Preventing Cavities at Home
As one of the most common health aliments, cavities are a dental issue that everyone should be concerned with. While treatments are available, should they develop, it's far better to prevent cavities in the first place. Professional cleanings are an important part of this, but there are a number of things that can be done at home to prevent cavities, as well.
How Cavities Form
To understand what can be done to prevent cavities, it may be helpful to know a bit more about how they form in the first place.
Whenever food is consumed, the bacteria that live in our mouths convert some of the sugars and carbohydrates from the food into acids. These acids remove calcium and minerals from the tooth enamel.
While this demineralization results in weakened enamel, the damage done at this stage isn't necessarily permanent. Instead, our teeth can be remineralized later, through the calcium and phosphate in our saliva, along with the fluoride found in toothpaste, tap water and some mouthwashes.
This process of demineralization and remineralization continues over and over during the course of a day; breaking the tooth enamel down and building it back up again. Cavities don't begin to form until the balance shifts in the wrong direction, and more is taken away from the enamel than is replenished.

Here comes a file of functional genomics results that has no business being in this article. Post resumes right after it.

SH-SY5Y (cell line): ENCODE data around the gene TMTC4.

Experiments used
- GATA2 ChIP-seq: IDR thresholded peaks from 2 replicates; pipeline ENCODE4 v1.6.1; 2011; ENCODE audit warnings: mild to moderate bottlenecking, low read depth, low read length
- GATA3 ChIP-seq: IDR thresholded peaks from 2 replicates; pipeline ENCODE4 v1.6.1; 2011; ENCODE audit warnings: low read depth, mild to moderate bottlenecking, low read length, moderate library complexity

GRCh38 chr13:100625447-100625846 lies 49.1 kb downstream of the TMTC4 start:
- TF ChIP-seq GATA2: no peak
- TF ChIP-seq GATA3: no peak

Cavities will first appear as white spots on the tooth. This is an early sign of tooth decay, but, at this point, it can still be reversed. If the process is allowed to continue, however, the enamel will eventually be weakened or destroyed, resulting in a cavity—permanent damage which will require a filling to repair.
Preventing Cavities From Forming
Since cavities are created when demineralization is occurring more than remineralization, limiting the number of times your teeth are exposed to acid is one way to reduce your chances of getting a cavity. This means avoiding frequent snacking, or sugary drinks between meals. Any time you have food in your mouth, bacteria will have an opportunity to create acid again, putting your teeth under attack.
The foods you choose to eat can make a difference, too. Either avoid eating anything that might get stuck in the grooves of your teeth for long periods (such as potato chips and candy), or be sure to brush after eating them. Food trapped in your teeth will result in longer exposure to acid.
As mentioned before, fluoride is a powerful tool for cavity prevention. Not only can fluoride help replenish the minerals that have been lost, it can stop the ability of bacteria to produce acid. For this reason, you should brush after eating, being sure to use a toothpaste that contains fluoride. Drinking tap water is another way to additional fluoride, and some mouth washes contain it as well.
As always, your dental hygiene routine should include brushing twice a day, along with flossing once a day, in order to keep your teeth and gums free of acid-producing bacteria.